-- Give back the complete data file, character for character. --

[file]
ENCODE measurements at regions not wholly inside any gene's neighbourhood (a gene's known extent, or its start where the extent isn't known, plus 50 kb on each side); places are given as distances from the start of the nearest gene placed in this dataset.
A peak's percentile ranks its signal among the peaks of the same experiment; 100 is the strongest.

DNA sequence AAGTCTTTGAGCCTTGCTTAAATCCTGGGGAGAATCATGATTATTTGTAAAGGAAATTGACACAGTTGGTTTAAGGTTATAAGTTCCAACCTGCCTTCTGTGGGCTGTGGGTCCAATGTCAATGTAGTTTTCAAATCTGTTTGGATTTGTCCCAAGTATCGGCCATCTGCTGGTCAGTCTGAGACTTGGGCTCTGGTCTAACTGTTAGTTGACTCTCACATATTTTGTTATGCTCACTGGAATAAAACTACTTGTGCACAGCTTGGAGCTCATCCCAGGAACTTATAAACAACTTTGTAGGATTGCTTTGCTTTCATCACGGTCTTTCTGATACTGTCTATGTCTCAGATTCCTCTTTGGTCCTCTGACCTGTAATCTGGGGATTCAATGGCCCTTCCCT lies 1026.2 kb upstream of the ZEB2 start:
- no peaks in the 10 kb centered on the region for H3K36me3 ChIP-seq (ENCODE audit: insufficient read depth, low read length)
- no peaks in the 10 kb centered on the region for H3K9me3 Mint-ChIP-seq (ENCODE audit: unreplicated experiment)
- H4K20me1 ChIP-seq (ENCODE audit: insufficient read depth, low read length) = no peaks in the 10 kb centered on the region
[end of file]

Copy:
ENCODE measurements at regions not wholly inside any gene's neighbourhood (a gene's known extent, or its start where the extent isn't known, plus 50 kb on each side); places are given as distances from the start of the nearest gene placed in this dataset.
A peak's percentile ranks its signal among the peaks of the same experiment; 100 is the strongest.

DNA sequence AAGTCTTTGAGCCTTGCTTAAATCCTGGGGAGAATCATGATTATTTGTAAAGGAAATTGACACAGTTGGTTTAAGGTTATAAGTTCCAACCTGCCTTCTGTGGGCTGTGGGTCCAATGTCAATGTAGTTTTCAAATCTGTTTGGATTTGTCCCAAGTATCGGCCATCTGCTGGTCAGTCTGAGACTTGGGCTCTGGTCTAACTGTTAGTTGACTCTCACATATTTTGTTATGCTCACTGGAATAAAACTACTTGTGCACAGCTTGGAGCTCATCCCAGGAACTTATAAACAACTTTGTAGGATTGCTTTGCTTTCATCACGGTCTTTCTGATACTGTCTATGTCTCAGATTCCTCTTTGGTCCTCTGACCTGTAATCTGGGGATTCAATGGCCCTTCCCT lies 1026.2 kb upstream of the ZEB2 start:
- no peaks in the 10 kb centered on the region for H3K36me3 ChIP-seq (ENCODE audit: insufficient read depth, low read length)
- no peaks in the 10 kb centered on the region for H3K9me3 Mint-ChIP-seq (ENCODE audit: unreplicated experiment)
- H4K20me1 ChIP-seq (ENCODE audit: insufficient read depth, low read length) = no peaks in the 10 kb centered on the region